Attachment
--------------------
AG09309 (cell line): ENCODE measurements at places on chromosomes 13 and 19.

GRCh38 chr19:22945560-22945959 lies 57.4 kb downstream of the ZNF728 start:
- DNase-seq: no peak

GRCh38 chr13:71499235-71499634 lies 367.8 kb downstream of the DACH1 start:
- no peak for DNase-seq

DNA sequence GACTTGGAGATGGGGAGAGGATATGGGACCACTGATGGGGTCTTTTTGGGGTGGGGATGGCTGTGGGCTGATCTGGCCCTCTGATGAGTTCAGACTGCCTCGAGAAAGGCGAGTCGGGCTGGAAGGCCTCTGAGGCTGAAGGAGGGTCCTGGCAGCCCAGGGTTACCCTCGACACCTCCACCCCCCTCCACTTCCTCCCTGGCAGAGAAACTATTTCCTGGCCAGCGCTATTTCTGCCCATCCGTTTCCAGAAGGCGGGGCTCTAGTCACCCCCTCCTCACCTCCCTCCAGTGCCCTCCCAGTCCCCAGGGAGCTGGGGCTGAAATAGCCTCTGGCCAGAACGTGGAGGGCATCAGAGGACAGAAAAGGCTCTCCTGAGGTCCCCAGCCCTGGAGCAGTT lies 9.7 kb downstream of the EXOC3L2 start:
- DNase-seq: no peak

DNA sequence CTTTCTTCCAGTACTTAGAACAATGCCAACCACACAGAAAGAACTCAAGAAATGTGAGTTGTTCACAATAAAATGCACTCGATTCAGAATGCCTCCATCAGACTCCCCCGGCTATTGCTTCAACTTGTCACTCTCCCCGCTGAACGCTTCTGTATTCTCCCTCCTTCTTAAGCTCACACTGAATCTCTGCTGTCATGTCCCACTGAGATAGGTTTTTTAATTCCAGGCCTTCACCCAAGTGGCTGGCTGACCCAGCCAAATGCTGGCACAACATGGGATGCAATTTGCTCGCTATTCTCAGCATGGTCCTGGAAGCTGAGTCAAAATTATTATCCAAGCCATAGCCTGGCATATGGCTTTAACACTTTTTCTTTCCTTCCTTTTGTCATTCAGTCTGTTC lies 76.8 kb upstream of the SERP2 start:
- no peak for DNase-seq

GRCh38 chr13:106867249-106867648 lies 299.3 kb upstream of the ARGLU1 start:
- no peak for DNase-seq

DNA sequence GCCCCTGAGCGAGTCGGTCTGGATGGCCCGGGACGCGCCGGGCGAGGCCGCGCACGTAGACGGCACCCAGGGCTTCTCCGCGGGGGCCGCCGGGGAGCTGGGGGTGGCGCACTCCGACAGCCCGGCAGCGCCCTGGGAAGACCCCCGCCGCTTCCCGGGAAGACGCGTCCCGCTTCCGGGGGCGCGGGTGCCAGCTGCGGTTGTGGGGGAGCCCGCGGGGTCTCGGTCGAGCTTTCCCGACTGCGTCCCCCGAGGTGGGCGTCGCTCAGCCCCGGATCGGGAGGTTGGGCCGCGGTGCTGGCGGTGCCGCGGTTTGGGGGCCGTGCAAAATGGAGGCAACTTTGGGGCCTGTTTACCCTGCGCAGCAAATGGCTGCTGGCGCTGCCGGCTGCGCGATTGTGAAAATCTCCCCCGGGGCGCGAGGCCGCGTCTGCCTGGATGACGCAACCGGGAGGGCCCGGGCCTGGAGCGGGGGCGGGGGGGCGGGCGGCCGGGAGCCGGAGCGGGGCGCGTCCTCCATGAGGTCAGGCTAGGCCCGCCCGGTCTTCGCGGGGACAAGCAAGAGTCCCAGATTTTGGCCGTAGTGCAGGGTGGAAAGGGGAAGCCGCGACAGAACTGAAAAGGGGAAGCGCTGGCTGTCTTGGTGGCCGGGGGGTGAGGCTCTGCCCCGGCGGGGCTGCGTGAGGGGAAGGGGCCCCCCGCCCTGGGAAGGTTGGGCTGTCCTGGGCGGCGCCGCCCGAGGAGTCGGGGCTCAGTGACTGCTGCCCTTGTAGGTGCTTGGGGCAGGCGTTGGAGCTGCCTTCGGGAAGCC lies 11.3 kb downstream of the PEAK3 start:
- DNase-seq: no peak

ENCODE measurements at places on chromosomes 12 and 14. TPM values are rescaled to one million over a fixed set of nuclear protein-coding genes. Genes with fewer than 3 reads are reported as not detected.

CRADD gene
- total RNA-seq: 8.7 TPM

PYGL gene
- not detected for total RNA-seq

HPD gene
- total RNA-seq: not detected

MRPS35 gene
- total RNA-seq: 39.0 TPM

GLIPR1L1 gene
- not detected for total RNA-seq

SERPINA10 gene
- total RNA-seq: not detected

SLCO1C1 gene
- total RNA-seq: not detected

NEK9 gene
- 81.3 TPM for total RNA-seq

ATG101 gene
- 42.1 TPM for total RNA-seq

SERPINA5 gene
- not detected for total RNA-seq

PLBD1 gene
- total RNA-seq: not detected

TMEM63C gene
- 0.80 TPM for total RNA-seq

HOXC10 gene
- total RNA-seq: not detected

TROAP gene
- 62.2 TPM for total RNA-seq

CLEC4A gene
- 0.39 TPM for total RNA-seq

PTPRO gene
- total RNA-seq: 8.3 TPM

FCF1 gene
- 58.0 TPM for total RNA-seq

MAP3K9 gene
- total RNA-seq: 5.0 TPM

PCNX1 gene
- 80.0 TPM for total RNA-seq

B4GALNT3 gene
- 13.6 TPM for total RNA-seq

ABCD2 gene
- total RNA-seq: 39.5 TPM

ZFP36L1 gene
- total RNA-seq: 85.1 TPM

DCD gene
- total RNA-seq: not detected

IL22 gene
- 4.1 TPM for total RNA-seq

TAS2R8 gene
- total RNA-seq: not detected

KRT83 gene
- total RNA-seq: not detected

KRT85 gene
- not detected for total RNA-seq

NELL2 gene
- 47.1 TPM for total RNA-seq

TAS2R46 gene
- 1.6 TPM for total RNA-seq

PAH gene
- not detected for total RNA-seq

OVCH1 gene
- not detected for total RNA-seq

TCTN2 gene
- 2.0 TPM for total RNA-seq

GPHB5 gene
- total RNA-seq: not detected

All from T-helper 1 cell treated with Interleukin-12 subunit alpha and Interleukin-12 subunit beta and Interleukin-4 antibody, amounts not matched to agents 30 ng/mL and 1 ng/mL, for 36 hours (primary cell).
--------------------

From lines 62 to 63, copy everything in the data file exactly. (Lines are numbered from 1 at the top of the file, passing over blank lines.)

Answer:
- 4.1 TPM for total RNA-seq

TAS2R8 gene